A net listing is an uncommon type of real estate property listing. There are several types of listings that all real estate professionals should thoroughly understand.
The most popular and widely used types include open listings, exclusive agency listings, and exclusive right to sell listings. An uncommon listing every agent and homeowner should be familiar with is a net listing. Agents and homeowners should familiarize themselves with a net listing to understand the dangers of using this listing. This article reviews what a net listing is, the danger of net listings, and protections against net listings.
Real Estate Net Listing Definition
A net listing is a type of listing in which an owner sets a certain amount of money that they want to receive from the sale of their home. The listing agent receives any amount of money that the property sells for that exceeds the set amount.
A listing agent does not receive a commission for a net listing. Instead, that real estate agent earns anything over the set selling price of the property. Usually, in the sale of a property, real estate agents receive a commission for the property they sell.
Instead of commission, an agent receives the amount of money earned over the seller's set price. This earning potential creates a conflict of interest regarding the listing agent's fiduciary responsibility of putting a client's interest above the agent's.
Net Listing Examples
- An agent approaches a homeowner about using a net listing for their property. The agent promises the homeowner that they are guaranteed to make $400,000 on the sale of their home.
- The homeowner agrees, not knowing the actual value of their home.
- The agent sells the home for $500,000.
- Instead of earning the typical 6% commission, which would be $30,000, on the sale of a $500,000 home, the agent earns $100,000.
- The homeowner receives $400,000 for their home instead of $470,000.
As you can see, the listing agent and homeowner's interests are not aligned. The listing agent takes advantage of the homeowner and tricks the homeowner out of $70,000.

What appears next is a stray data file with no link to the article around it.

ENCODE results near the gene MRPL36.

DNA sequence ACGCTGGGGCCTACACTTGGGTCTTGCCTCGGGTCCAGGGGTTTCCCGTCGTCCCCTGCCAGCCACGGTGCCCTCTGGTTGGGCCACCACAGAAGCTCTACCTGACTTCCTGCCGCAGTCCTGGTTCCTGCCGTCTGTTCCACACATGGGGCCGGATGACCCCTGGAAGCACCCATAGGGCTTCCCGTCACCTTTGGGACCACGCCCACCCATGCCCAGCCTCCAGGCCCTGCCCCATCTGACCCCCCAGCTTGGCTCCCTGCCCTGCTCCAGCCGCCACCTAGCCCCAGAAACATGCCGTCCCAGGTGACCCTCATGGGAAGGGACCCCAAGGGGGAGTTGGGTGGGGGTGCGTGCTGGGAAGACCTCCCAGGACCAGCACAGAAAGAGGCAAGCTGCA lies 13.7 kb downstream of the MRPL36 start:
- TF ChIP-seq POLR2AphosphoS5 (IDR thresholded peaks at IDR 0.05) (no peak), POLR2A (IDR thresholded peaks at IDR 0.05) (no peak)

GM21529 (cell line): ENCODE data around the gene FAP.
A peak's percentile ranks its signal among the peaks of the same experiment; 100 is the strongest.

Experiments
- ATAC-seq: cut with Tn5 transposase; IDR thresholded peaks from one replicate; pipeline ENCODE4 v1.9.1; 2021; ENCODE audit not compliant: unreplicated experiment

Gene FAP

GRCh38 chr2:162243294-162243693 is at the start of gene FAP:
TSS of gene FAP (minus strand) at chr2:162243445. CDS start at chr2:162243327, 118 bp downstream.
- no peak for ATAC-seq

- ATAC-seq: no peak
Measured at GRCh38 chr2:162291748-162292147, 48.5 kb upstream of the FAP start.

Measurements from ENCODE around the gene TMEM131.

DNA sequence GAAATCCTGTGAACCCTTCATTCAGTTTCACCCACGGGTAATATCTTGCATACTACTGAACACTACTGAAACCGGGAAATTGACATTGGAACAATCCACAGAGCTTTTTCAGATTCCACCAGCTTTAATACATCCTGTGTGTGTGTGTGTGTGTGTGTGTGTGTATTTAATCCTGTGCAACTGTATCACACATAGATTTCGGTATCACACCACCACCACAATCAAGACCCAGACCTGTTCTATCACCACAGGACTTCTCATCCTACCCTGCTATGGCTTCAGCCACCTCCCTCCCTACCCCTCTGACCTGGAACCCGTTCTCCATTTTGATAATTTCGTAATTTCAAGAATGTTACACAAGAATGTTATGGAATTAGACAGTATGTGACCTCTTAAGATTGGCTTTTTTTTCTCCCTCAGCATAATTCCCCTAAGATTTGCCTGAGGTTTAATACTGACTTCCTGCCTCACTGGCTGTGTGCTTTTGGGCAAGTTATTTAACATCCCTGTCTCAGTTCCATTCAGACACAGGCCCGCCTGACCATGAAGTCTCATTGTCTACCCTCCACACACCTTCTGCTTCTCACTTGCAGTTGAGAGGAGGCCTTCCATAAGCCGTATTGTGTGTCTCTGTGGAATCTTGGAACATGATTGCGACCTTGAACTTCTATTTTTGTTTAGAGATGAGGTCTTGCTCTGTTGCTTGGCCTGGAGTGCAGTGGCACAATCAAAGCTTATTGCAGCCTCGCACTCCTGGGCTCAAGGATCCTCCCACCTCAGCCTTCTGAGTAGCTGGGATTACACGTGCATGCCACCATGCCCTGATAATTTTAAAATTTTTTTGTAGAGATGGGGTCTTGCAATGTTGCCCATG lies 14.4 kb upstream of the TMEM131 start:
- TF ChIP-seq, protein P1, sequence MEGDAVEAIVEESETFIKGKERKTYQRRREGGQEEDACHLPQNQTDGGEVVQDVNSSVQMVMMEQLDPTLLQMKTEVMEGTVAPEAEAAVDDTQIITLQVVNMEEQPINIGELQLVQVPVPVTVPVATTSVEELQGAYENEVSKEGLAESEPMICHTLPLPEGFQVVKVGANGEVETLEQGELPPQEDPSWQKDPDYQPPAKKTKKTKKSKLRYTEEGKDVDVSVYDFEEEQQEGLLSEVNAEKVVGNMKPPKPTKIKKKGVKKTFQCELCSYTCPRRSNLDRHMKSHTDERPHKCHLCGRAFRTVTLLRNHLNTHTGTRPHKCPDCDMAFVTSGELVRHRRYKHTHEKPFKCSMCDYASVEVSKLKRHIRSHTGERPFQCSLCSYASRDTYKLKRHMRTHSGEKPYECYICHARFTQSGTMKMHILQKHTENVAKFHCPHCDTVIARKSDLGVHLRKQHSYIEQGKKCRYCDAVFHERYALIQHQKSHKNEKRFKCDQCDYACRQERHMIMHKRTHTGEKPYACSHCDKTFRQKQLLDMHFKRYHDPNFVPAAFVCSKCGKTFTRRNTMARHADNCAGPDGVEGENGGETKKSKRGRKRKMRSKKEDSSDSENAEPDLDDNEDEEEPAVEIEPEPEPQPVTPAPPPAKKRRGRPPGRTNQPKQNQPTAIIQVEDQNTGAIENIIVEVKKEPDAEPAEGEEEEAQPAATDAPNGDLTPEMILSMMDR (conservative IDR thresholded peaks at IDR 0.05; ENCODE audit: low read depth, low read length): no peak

Protections Against Net Listings
A net listing is illegal in most states because of the obvious lapse in the listing agent's fiduciary responsibility.
All members of The National Association of REALTORS® are banned from selling a net listing. Net listings are forbidden on the Multiple Listing Service (MLS), the home listing service used by real estate professionals.
Selling a net listing in most states is illegal.
Which States Are Net Listings Legal?
|California||Listing agents in California must follow the following policy when selling a property through a net listing. "[Net listings] can easily lead to a breach of the agent's fiduciary obligations and should be used only with highly sophisticated clients, or clients who are independently represented and, of course, with full disclosure of all of the conflicts involved."|
|Texas||Listing agents in Texas must follow the following policy when selling a property through a net listing. A "broker may not enter into a net listing agreement unless the principal requires a net listing and the principal is clearly familiar with the current market values of real property."|
|Florida||While a listing agreement is considered to be a binding contract, unless you are represented in the transaction by a qualified Florida real estate attorney, it will not necessarily reflect what is in your best interests.|
Written and Published by: VanEd